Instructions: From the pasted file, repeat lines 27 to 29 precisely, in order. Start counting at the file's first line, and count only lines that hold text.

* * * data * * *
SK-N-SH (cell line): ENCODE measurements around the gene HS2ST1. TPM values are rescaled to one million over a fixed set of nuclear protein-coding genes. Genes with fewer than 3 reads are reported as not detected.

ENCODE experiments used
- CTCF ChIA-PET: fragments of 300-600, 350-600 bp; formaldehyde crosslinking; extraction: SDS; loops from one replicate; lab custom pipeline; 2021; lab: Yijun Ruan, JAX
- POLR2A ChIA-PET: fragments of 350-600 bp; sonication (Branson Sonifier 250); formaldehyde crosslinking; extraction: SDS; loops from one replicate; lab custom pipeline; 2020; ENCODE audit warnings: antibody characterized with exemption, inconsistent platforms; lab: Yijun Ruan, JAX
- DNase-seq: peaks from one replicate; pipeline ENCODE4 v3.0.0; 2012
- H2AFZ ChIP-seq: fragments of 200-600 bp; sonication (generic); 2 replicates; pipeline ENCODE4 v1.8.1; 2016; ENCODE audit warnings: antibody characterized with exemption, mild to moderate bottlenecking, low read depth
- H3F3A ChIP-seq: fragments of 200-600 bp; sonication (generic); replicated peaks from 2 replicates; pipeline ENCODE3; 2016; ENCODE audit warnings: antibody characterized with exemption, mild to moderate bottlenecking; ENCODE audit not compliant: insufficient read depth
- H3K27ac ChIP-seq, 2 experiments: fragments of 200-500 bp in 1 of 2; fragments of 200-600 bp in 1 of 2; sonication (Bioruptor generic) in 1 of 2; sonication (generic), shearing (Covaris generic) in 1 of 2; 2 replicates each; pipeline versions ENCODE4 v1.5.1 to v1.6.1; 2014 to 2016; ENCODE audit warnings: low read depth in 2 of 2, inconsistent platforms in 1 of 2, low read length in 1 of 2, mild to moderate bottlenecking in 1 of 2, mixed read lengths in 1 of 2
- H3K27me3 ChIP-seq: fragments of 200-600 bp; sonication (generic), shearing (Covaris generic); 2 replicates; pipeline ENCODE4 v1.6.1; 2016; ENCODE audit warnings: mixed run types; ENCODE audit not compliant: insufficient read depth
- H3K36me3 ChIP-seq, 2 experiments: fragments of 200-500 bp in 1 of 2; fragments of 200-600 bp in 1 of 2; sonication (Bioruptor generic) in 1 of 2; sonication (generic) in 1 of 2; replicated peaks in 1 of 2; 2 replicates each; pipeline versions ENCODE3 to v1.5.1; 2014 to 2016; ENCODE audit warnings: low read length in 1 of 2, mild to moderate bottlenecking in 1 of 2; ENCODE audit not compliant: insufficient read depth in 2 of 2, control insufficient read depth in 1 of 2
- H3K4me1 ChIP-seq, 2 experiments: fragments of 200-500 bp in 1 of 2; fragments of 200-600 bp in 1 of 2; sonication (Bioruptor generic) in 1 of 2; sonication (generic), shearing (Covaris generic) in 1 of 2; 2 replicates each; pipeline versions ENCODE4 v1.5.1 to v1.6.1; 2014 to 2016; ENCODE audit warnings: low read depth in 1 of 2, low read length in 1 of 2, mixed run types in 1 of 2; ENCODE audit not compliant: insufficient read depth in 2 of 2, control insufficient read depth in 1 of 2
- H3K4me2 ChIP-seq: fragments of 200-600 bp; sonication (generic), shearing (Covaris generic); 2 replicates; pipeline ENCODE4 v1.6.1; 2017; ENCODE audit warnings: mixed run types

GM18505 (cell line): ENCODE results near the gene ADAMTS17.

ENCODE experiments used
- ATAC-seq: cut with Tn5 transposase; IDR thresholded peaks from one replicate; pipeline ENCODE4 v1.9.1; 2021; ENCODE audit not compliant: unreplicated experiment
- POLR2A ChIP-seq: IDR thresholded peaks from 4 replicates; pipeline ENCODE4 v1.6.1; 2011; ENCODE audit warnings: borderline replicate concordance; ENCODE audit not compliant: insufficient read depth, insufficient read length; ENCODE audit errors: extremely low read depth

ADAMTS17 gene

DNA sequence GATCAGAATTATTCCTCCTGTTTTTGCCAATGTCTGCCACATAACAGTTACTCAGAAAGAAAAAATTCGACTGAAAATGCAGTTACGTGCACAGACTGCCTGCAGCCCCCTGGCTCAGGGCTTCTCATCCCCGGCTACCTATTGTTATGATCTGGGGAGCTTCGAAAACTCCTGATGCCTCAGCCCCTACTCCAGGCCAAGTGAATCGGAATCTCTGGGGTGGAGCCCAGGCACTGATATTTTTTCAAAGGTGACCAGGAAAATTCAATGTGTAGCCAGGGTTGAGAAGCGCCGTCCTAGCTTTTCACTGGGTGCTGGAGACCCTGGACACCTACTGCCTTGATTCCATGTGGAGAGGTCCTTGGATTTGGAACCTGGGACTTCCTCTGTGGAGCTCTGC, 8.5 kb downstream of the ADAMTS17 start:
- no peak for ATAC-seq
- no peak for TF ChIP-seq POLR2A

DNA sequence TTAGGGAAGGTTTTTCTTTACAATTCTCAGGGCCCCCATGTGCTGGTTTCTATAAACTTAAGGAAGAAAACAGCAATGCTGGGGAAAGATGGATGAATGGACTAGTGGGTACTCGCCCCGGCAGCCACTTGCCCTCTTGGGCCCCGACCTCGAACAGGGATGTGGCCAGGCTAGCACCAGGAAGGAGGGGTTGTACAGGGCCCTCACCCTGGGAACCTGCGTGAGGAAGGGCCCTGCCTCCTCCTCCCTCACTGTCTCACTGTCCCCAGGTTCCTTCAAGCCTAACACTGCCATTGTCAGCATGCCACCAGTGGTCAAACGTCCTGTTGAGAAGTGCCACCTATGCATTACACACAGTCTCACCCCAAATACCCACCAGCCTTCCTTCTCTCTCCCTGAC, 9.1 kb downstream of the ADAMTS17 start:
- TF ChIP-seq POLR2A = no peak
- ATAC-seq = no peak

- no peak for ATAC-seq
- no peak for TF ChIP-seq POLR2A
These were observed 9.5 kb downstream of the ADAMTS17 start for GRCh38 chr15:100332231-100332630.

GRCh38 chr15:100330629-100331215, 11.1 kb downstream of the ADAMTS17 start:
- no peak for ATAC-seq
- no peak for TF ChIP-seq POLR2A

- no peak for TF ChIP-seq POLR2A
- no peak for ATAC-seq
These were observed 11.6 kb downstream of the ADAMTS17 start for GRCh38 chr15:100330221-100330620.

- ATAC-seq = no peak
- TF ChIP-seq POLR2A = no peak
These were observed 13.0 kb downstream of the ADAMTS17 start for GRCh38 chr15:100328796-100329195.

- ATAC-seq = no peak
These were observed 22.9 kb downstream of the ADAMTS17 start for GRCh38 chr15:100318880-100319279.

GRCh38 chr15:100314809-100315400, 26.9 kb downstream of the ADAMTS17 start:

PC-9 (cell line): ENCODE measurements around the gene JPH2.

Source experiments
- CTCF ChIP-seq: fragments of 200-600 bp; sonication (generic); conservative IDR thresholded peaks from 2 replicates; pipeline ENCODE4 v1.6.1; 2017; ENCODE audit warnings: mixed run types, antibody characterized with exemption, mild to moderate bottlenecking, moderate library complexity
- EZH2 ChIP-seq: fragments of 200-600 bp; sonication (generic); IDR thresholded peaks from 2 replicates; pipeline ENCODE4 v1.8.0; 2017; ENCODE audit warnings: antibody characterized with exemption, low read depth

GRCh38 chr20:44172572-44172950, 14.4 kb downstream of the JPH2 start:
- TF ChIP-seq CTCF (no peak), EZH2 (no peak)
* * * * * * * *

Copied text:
GRCh38 chr15:100330629-100331215, 11.1 kb downstream of the ADAMTS17 start:
- no peak for ATAC-seq
- no peak for TF ChIP-seq POLR2A